This all-sky image shows the distribution of carbon monoxide (CO), a molecule used by astronomers to trace molecular clouds across the sky, as seen by Planck (blue). A compilation of previous surveys (Dame et al. (2001)), which left large areas of the sky unobserved, has been superimposed for comparison (red). The outlines identify the portions of the sky covered by these surveys.
Molecular clouds, dense and compact regions throughout the Milky Way where gas and dust clump together, represent one of the sources of foreground emission seen by Planck. The vast majority of gas in these clouds consists of molecular hydrogen (H2), and it is in these cold regions that stars are born. Since cold H2 does not easily radiate, astronomers trace these cosmic cribs across the sky by targeting other molecules, which are present there in very low abundance but radiate quite efficiently. The most important of these tracers is CO, which emits a number of rotational emission lines in the frequency range probed by Planck's High Frequency Instrument (HFI).
Emission lines affect a very limited range of frequencies compared to the broad range to which each of Planck’s detectors is sensitive, and are usually observed using spectrometers. But some CO lines are so bright that they actually dominate the total amount of light collected by certain detectors on Planck when they are pointed towards a molecular cloud.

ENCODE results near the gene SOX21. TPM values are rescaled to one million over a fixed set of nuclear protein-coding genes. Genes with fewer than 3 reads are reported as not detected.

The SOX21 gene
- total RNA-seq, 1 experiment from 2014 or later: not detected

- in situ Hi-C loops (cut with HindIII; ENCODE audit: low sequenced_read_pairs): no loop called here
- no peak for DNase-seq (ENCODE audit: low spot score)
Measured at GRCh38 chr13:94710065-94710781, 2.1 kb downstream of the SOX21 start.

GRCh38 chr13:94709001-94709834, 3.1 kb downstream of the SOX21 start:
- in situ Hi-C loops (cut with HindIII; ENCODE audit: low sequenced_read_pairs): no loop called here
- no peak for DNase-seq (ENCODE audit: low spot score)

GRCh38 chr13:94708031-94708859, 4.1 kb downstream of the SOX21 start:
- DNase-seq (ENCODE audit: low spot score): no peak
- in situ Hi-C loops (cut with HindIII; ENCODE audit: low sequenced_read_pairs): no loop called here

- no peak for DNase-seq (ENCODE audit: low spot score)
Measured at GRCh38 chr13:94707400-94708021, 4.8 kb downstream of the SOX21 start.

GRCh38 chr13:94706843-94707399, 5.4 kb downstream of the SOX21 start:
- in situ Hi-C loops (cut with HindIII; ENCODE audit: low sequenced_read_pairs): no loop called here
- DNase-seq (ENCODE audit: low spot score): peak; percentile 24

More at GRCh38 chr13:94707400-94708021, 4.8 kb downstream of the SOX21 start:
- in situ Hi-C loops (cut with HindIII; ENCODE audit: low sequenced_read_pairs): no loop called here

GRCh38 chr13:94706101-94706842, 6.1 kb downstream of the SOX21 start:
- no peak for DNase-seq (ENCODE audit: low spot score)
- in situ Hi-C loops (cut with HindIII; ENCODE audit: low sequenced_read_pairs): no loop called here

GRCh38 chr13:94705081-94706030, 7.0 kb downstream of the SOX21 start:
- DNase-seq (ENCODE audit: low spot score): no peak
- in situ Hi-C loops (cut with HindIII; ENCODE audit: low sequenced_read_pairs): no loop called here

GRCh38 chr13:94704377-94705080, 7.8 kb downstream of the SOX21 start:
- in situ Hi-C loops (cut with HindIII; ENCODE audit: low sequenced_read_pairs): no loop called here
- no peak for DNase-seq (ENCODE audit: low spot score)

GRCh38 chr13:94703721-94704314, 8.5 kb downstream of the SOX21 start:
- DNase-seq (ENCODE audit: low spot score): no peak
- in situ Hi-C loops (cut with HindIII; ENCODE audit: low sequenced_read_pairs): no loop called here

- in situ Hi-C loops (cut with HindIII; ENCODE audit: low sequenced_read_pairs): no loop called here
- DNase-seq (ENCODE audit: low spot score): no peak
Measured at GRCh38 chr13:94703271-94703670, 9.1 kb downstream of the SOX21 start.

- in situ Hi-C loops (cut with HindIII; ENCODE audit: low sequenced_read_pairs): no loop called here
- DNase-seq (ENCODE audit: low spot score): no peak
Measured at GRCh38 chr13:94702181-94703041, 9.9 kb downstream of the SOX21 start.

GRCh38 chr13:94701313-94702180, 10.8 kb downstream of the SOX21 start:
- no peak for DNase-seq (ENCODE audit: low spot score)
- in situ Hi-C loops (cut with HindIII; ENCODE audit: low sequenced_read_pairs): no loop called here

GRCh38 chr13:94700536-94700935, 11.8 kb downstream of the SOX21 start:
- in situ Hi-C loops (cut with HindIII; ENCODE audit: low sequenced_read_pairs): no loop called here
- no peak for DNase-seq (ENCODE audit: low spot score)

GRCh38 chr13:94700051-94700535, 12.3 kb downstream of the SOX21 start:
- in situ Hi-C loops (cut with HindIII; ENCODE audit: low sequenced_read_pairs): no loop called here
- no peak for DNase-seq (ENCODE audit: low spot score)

The Planck image represents the first all-sky map of CO ever compiled. As highlighted in this image, the largest CO surveys thus far have concentrated on mapping the full extent of the Galactic Plane, where most clouds are concentrated, leaving large areas of the sky unobserved.
The CO map compiled with Planck shows concentrations of molecular gas in portions of the sky that have not been observed before, such as at high galactic latitudes, where clouds that are relatively close to the Solar System might be projected on the all-sky map. Planck's high sensitivity to CO also means that even very low-density clouds can be detected, and new details can be revealed in clouds that were already known.
Follow-up observations and further studies of these stellar nurseries will allow a detailed investigation of the physical and chemical conditions that lead to the formation of molecular clouds, shedding new light on the very early phases of star formation.